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A mobile phone signal (also known as reception and service) is the signal strength (measured in dBm) received by a mobile phone from a cellular network (on the downlink). Depending on various factors,such as proximity to a tower,any obstructions such as buildings or trees, etc. this signal strength will vary. Most mobile devices use a set of bars of increasing height to display the approximate strength of this received signal to the mobile phone user. Traditionally five bars are used. (see five by five)
Generally,a strong mobile phone signal is more likely in an urban area,though these areas can also have some “dead zones”, where no reception can be obtained.Cellular signals are designed to be resistant to multipath reception,which is most likely to be caused by the blocking of a direct signal path by large buildings,such as high-rise towers. By contrast,many rural or sparsely inhabited areas lack any signal or have very weak fringe reception ; many mobile phone providers are attempting to set up towers in those areas most likely to be occupied by users,such as along major highways. Even some national parks and other popular tourist destinations away from urban areas now have cell phone reception,though location of radio towers within these areas is normally prohibited or strictly regulated, and is often difficult to arrange.
In areas where signal reception would normally be strong, other factors can have an effect on reception or may cause complete failure (see RF interference) . From inside a building with thick walls or of mostly metal construction (or with dense rebar in concrete), signal attenuation may prevent a mobile phone from being used.Underground areas,such as tunnels and subway stations,will lack reception unless they are wired for cell signals.There may also be gaps where the service contours of the individual base stations (Cell towers) of the mobile provider (and/or its roaming partners) do not completely overlap.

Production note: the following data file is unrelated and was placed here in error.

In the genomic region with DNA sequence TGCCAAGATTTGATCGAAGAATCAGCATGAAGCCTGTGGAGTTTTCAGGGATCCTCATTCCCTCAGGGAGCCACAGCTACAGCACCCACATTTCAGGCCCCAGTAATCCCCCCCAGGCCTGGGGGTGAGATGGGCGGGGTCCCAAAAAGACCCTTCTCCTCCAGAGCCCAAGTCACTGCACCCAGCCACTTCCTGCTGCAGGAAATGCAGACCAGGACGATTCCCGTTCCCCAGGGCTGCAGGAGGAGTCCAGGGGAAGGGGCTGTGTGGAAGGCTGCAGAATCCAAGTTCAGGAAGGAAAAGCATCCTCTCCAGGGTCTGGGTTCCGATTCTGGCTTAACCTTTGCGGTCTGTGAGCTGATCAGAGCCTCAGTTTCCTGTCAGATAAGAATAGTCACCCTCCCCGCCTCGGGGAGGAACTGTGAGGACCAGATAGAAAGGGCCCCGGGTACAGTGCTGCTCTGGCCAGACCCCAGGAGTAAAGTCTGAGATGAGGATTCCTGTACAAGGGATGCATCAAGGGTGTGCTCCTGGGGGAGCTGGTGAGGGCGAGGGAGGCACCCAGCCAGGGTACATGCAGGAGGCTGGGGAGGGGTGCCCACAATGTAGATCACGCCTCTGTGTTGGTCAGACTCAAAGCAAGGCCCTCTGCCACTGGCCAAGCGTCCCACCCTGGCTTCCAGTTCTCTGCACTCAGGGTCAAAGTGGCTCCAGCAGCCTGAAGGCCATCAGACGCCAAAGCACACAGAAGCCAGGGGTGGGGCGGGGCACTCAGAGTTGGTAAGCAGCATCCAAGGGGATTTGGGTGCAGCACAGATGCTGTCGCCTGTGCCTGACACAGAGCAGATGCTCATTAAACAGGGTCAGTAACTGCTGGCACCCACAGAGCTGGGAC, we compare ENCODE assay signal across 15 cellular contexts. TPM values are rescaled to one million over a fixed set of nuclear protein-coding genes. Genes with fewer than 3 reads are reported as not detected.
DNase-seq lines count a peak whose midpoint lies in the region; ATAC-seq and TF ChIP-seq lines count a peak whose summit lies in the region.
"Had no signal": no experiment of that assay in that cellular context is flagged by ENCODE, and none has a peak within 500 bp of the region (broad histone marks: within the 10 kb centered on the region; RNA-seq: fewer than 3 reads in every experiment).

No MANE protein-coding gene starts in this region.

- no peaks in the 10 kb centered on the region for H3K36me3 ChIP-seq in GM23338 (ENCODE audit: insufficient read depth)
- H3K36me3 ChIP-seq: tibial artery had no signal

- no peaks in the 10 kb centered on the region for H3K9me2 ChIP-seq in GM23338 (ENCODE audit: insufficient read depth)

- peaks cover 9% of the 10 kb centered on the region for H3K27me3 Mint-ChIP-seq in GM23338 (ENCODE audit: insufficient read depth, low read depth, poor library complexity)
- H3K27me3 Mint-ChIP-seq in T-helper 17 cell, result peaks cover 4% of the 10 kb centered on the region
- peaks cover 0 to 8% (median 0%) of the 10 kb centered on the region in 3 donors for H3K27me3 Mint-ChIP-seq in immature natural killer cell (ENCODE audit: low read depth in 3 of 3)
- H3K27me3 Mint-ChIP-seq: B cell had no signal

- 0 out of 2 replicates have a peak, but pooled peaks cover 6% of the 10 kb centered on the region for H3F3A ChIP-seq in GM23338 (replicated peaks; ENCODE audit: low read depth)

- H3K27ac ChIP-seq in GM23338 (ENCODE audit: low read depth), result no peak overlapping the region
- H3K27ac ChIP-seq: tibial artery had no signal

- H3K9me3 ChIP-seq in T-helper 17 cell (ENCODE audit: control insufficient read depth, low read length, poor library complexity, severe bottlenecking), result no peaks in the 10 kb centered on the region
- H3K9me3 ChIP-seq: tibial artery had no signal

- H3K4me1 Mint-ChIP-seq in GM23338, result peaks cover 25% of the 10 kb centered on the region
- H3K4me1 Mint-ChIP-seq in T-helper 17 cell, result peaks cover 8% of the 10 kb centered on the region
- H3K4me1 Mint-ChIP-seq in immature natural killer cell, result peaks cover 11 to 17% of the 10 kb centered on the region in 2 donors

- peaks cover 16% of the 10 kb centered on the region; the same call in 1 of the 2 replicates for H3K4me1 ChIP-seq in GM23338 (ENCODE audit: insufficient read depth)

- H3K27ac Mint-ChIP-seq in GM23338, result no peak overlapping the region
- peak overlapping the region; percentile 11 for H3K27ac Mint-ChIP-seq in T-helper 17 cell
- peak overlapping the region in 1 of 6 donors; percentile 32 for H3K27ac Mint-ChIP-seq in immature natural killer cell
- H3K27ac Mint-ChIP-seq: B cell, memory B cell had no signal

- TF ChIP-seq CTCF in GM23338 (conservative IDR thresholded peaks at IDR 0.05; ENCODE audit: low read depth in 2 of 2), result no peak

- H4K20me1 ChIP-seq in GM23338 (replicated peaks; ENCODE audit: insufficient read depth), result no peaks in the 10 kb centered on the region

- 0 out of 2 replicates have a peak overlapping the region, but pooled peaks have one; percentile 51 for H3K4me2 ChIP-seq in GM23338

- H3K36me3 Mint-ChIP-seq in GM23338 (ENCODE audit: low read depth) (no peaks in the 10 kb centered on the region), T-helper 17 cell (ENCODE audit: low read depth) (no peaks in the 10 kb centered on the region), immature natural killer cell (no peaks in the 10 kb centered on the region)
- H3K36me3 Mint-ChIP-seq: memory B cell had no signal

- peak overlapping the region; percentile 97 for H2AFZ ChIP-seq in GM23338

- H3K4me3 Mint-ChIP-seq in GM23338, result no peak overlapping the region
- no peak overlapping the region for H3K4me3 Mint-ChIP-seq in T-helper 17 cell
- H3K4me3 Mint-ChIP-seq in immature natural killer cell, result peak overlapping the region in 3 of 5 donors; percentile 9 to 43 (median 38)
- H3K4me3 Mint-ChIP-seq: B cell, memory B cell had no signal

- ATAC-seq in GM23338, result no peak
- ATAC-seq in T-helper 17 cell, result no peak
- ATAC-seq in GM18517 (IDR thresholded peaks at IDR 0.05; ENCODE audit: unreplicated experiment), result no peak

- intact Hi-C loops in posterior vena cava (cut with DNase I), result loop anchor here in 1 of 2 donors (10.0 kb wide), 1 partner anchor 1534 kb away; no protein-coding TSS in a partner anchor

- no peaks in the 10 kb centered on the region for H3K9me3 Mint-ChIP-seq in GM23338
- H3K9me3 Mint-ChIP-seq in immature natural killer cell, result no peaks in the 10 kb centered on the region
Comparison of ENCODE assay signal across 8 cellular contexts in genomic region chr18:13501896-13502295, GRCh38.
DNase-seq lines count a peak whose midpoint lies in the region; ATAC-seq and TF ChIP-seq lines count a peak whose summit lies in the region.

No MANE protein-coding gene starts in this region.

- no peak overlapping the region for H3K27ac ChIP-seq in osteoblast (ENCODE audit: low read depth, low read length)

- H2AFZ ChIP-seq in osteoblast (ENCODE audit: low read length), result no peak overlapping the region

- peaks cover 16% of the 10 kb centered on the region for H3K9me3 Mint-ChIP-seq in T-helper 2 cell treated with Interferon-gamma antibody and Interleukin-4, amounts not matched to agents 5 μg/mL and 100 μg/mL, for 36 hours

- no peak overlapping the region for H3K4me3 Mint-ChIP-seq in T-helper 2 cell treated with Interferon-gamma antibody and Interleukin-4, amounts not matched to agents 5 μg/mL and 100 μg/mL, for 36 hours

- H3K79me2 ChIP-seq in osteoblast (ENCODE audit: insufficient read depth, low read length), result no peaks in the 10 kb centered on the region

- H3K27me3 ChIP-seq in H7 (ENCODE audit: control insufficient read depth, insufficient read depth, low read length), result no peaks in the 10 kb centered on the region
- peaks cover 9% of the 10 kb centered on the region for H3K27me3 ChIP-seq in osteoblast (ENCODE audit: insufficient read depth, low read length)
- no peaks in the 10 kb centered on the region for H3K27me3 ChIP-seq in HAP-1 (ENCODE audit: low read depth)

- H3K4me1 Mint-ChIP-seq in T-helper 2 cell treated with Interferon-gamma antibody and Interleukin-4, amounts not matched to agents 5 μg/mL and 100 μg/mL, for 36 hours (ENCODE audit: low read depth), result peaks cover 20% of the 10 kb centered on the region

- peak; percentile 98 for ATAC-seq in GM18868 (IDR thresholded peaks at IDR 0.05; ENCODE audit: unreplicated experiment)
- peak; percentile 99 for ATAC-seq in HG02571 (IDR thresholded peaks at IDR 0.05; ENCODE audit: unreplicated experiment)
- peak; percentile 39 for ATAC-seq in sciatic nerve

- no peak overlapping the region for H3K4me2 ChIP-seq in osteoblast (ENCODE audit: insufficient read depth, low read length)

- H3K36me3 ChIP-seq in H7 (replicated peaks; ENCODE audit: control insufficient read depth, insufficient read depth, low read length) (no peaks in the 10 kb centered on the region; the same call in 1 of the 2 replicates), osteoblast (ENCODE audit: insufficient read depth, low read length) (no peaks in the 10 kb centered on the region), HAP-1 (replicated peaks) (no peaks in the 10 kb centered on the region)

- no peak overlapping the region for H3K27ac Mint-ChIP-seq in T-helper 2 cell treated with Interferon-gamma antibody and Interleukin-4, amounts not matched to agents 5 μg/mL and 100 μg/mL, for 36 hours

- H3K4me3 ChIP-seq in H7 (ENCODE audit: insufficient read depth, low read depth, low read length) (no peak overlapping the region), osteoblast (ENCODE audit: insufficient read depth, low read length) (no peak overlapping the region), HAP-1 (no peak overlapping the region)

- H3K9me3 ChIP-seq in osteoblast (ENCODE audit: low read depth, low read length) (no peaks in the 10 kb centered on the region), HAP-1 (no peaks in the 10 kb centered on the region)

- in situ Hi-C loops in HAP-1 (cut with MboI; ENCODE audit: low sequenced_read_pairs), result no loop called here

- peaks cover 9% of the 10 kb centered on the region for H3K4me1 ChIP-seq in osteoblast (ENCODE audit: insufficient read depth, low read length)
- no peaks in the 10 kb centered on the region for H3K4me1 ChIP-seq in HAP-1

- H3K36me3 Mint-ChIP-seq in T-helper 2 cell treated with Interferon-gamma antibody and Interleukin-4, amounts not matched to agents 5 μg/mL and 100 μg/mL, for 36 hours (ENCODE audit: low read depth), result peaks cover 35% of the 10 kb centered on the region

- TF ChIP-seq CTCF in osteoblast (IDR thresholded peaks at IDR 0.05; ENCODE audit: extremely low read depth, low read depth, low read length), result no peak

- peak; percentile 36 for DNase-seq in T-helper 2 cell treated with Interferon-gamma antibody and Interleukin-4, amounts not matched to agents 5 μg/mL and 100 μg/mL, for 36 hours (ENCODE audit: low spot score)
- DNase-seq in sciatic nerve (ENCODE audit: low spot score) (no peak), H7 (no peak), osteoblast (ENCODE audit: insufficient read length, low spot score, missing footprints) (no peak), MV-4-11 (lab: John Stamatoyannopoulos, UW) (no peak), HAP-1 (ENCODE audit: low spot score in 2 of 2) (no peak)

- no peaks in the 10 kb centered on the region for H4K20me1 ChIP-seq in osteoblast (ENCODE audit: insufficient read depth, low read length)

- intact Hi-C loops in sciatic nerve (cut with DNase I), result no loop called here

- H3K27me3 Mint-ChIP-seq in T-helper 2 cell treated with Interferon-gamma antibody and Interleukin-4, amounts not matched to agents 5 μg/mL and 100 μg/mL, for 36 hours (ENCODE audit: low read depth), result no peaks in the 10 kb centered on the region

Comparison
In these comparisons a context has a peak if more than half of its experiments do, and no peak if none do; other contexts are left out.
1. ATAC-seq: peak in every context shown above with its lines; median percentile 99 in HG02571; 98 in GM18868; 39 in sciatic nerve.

In addition,the weather may affect the strength of a signal,due to the changes in radio propagation caused by clouds (particularly tall and dense thunderclouds which cause signal reflection), precipitation, and temperature inversions.This phenomenon,which is also common in other VHF radio bands including FM broadcasting,may also cause other anomalies,such as a person in San Diego “roaming” on a Mexican tower from just over the border in Tijuana,or someone in Detroit “roaming” on a Canadian tower located within sight across the Detroit River in Windsor,Ontario.These events may cause the user to be billed for “international” usage despite being in their own country,though mobile phone companies can program their billing systems to re-rate these as domestic usage when it occurs on a foreign cell site that is known to frequently cause such issues for their customers.
The volume of network traffic can also cause calls to be blocked or dropped due to a disaster or other mass call event which overloads the number of available radio channels in an area, or the number of telephone circuits connecting to and from the general public switched telephone network.

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